Review: Wild by Naomi Clark

Title: Wild
Series: Vargulf trilogy, #1
Genres/Themes: urban fantasy, drug addiction, werewolves
Author: Naomi Clark

Quick Take:
With a very different and unique sort of approach for its genre, this book breaks up the routine in a fascinating and engaging way. Recommended for those UF fans that can handle a darker subject matter and a touch more realism with their fantasy.

Book Description (via author site): 
Lizzie Creighton ran away from her life a year ago, wanting to escape the pressures of university and just party. And that’s exactly what she did.      But now she's sick of the world she's fallen into – the drink, the drugs, the violence – and she's desperate to start again. The chance to do it comes from the last source she could ever imagine. After her deadbeat boyfriend steals her car and abandons her in the dead of night, Lizzie is bitten by a wolf. And suddenly her next fix is her last problem.     Now, caught between Nick Doyle, the outcast werewolf who claims he can save her, and Seth Weaver, the favourite son of the blue-blood werewolf royalty, Lizzie must decide what kind of werewolf she wants to be.

Review:
So, lemme just get down to it. This book is tough to nail down. ^_^ And I really, really dig that. It's not your typical...well, anything. From the protagonist and the premise to the plot progression and romantic elements, Wild certainly doesn't follow genre formulas. In fact, for a piece of genre fiction, this tale has quite a few elements closer to literary fiction than anything else. The pacing and narrative focus in particular were slower, less action-driven (of the high-octane sort, at least) and more introspective of the main character. The story presents many possible directions: as I was reading, I honestly didn't know what to expect next.

This is not a particularly happy tale...but it's certainly engaging. Protagonist Lizzie Creighton isn't fooling anyone, including herself--she's addicted. To drugs, to a cycle of self-destructive behavior, to poor judgement and no-good relationships. What she goes through is tough, not sugar-coated. It doesn't seem to be written as overtly shocking or cautionary, either, something I appreciated. For much of the book (the first half at the very least), this is really an observation of the very human struggles of a young woman, with supernatural flavoring slowly added in.

Moving through the book, I was never quite sure if things would be okay for Lizzie...even with her best of intentions. How refreshing it was to not have that forgone conclusion of an HEA being served on a silver platter! Now, don't get me wrong...I love m'self an HEA. But this story progresses in such a way that there is no easy fix right around the corner. It really will take the whole trilogy to figure out what's what! :o)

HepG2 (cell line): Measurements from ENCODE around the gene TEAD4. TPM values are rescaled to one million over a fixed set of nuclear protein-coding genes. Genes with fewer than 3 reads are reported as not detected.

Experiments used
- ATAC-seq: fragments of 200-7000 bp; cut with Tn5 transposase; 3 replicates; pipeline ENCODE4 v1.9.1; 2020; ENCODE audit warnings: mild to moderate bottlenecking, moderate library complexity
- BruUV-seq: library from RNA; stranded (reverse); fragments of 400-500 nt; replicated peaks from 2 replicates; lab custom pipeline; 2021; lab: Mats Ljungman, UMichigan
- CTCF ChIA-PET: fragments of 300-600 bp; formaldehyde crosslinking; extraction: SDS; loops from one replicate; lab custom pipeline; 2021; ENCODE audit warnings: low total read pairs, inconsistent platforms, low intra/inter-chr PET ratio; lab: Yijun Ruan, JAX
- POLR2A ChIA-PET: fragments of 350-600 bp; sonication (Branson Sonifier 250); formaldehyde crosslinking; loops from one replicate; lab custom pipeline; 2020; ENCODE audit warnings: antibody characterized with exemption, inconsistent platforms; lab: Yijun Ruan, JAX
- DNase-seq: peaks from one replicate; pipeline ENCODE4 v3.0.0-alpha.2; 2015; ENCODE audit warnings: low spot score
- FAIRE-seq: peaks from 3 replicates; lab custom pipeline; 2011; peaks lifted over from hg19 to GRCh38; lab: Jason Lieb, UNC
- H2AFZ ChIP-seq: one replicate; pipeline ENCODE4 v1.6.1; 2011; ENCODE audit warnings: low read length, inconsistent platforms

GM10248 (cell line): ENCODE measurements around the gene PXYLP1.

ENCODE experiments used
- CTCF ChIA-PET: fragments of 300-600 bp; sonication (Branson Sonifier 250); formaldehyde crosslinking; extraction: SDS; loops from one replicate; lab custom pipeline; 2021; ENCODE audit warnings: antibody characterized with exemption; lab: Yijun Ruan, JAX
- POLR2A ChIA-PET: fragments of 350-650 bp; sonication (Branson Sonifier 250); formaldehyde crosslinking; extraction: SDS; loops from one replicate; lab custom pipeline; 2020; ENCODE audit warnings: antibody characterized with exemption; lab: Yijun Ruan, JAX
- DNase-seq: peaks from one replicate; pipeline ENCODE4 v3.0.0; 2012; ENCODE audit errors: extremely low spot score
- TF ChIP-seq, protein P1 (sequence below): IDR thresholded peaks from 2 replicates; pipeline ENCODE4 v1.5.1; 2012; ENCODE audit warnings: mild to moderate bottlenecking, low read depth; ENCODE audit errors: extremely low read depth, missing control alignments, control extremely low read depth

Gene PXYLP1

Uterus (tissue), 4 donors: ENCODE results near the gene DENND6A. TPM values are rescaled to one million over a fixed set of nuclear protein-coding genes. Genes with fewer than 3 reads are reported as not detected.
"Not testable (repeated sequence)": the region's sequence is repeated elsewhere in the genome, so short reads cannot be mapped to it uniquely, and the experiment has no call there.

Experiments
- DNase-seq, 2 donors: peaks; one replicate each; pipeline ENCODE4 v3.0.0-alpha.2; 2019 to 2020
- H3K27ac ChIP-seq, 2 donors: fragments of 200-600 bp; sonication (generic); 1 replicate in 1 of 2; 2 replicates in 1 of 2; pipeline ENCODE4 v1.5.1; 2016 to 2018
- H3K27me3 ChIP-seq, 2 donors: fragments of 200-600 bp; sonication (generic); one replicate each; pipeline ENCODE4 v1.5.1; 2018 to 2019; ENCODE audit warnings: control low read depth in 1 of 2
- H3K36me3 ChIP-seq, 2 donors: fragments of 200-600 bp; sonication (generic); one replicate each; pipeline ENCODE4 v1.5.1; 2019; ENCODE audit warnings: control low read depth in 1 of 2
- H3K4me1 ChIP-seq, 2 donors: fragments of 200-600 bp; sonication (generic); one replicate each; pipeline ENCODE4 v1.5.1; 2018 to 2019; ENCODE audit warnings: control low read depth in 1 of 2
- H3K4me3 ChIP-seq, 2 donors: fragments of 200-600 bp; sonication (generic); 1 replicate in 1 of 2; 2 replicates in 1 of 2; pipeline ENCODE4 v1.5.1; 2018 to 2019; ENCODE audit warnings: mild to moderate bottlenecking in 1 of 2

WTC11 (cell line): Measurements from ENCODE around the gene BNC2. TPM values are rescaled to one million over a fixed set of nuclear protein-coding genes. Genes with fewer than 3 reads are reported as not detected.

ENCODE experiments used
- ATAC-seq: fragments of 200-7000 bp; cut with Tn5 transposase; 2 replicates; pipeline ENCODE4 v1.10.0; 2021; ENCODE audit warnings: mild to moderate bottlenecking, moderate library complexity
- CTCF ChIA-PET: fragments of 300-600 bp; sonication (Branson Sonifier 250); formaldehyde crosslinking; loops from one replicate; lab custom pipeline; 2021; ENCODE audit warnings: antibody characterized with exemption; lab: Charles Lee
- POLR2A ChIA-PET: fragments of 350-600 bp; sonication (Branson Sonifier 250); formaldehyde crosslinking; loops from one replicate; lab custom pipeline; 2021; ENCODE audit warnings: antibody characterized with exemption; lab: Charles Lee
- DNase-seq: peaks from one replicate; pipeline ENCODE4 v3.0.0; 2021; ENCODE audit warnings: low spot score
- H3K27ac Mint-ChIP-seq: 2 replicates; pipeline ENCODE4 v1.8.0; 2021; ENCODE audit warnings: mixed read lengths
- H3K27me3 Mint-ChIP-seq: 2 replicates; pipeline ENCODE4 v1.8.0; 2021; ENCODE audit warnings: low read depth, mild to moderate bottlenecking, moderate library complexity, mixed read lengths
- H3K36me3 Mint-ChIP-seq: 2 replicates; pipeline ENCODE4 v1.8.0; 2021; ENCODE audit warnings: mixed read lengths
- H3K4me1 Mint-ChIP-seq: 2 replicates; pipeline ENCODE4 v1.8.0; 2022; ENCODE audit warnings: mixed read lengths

The supernatural elements were intriguing, as well. In this world, there are Kurtadam (born werewolves), and Vargulf (made werewolves). Through the lenses of Lizzie's experience, the reader is brought into a whole new realm of behavior and existence. I rather liked how it was built upon throughout the book. As  mentioned previously, this book doesn't start out an urban fantasy, but does a good job of transitioning into one.

If this first installment is any indication, its sequel (and the book after that) will be awesome. It'll be dark, it will challenge, it will be full of action and excitement. I can't wait to find out what comes next!

Rating: 4 of 5 stars
"I really liked it."

 This has been a tour stop for Book Lovin' Bitches eBook Tours.

Disclosure: I am a member of the Book Lovin' Bitches Ebook Tours and a copy was provided to me by the author. Although payment may have been received by Book Lovin' Bitches Ebook Tours, no payment was received by me in exchange for this review nor was there an obligation to write a positive one. All opinions expressed here are entirely mine and may not necessarily agree with those of the author, the book's publisher and publicist or the readers of this review. This disclosure is in accordance with the Federal Trade Commission's 16 CFR, Part 255, Guides Concerning the Use of Endorsements and Testimonials in Advertising.

4 comments:

  1. I wonder where she got the name for the trilogy, cos yes it does mean werewolf. The old name for wolf and the new name for wolf both in one (in Swedish that is). But that is not the correct word in the end. Interesting. Lol, yes I went on about something totally different

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  2. Awesome, thanks! Learning something everyday. Now I needs to go and find out more. ^_^

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  3. Oooh! I just did a little digging, and discovered that kurt adam means "wolf man" in Turkish. I love how Ms. Clark draws upon some folk knowledge for her para worlds. She does her research! ^_^

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  4. l wasn't sure about this book but l can see the second book will be better!

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